Sunday, December 10, 2017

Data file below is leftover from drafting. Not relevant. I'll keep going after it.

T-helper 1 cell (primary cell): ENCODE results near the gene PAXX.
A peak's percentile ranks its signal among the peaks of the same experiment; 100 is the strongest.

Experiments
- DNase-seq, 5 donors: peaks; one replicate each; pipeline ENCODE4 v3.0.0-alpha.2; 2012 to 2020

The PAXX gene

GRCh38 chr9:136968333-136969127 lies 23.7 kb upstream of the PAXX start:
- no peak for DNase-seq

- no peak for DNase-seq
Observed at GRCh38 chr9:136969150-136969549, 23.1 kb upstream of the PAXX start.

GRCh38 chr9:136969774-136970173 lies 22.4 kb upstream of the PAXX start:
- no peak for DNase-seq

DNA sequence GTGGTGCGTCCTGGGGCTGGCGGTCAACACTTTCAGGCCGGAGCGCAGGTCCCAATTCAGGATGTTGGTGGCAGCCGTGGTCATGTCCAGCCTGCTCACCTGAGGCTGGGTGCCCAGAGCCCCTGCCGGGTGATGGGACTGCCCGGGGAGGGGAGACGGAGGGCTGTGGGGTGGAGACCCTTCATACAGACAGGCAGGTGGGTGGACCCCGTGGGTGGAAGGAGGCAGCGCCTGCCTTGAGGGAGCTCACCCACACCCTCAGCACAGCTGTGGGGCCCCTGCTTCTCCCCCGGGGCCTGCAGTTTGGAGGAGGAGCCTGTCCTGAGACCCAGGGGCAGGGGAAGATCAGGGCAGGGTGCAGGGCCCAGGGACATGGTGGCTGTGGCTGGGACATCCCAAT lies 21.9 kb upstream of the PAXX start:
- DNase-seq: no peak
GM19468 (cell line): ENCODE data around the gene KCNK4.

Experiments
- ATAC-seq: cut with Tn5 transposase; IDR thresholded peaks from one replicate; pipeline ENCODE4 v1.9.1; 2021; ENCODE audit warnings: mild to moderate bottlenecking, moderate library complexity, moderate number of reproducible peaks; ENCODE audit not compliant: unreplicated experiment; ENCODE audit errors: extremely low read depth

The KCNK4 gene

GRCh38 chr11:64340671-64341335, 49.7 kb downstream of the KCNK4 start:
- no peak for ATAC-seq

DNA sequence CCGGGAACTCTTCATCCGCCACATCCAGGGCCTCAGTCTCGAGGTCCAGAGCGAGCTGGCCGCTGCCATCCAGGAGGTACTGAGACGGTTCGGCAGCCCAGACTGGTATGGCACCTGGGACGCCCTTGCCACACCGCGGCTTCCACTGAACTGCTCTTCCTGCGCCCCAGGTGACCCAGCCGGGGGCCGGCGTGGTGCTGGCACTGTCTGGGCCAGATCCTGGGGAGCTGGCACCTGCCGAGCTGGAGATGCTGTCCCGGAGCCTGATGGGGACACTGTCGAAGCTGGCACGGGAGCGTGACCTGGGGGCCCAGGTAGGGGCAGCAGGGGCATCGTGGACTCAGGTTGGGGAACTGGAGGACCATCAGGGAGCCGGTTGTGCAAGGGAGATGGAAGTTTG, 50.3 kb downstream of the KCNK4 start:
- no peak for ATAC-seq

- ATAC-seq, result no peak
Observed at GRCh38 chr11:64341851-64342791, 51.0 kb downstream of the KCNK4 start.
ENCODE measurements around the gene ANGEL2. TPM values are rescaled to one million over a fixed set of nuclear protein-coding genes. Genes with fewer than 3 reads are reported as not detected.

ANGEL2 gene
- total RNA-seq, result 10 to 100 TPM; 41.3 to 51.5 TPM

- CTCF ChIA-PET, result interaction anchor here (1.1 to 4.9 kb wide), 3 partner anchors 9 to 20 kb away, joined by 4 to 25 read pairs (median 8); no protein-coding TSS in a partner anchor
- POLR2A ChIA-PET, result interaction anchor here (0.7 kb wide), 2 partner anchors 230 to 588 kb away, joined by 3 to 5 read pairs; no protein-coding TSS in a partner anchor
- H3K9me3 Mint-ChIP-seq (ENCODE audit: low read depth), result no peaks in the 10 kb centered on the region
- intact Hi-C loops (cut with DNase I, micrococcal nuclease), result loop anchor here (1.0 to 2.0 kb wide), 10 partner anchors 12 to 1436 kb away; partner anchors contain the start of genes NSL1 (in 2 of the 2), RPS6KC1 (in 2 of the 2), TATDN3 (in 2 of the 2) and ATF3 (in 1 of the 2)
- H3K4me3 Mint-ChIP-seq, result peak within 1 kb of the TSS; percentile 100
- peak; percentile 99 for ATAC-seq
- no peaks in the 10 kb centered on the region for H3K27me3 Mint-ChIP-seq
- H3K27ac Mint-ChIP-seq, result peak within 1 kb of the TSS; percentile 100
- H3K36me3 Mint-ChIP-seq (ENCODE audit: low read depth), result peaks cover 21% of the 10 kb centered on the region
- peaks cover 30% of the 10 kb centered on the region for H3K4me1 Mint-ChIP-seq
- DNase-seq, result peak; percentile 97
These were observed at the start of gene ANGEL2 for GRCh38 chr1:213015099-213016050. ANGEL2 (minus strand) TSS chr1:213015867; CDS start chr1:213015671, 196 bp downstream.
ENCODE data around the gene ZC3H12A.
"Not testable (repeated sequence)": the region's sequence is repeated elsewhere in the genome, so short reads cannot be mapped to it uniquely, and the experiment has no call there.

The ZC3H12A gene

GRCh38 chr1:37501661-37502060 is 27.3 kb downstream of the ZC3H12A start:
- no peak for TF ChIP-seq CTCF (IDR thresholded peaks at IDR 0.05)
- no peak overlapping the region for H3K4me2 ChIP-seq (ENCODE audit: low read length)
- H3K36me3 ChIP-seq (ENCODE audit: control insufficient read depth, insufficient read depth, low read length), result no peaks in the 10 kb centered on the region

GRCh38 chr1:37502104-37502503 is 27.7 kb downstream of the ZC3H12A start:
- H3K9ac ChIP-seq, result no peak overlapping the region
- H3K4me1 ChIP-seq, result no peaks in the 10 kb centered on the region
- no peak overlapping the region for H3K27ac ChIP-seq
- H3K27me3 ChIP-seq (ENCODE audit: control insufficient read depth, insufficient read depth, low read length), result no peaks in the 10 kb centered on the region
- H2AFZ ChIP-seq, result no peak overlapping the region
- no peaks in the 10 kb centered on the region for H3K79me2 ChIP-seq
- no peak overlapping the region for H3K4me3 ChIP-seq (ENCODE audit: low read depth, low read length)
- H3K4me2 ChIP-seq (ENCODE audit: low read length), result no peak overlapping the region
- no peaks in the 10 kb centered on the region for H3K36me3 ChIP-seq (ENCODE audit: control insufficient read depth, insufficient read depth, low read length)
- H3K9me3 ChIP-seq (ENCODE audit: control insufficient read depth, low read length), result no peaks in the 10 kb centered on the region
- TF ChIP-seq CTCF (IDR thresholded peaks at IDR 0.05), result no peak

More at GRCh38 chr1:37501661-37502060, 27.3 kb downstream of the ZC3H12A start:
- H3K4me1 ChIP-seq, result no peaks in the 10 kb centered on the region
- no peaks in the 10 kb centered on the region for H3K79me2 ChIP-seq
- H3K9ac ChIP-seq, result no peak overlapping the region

Campylobacter in poultry: An elusive pathogen. Campylobacter — primarily Campylobacter jejuni and Campylobacter coli — frequently colonize the intestinal tract of domestic poultry at high levels. The bacterium is well adapted to the avian host and, despite extensive colonization, it produces little or no overt disease in poultry. That makes it difficult to detect and control in live birds. Despite its insignificance for poultry health, Campylobacter is a leading cause of foodborne gastroenteritis in humans worldwide.The poultry reservoir, especially broiler meat, is the most commonly recognized source for human Campylobacter. Campylobacter is, in general, highly prevalent on poultry farms, but the prevalence varies by region, seasons and production types, with reported Campylobacter-positive flocks ranging from 2% to 100%. Once a broiler flock is infected with Campylobacter, the majority of birds become colonized within a few days, and the overall within-flock prevalence reaches very high levels by processing age, leading to increased carcass contamination. A unique feature of Campylobacter ecology in poultry is that birds younger than 2 to 3 weeks of age are almost never colonized by the organism in commercial production settings, which implies that young birds have a biological mechanism for colonization resistance. If the reasons for this colonization resistance are revealed, they could be used to design effective strategies to prevent birds from getting infected.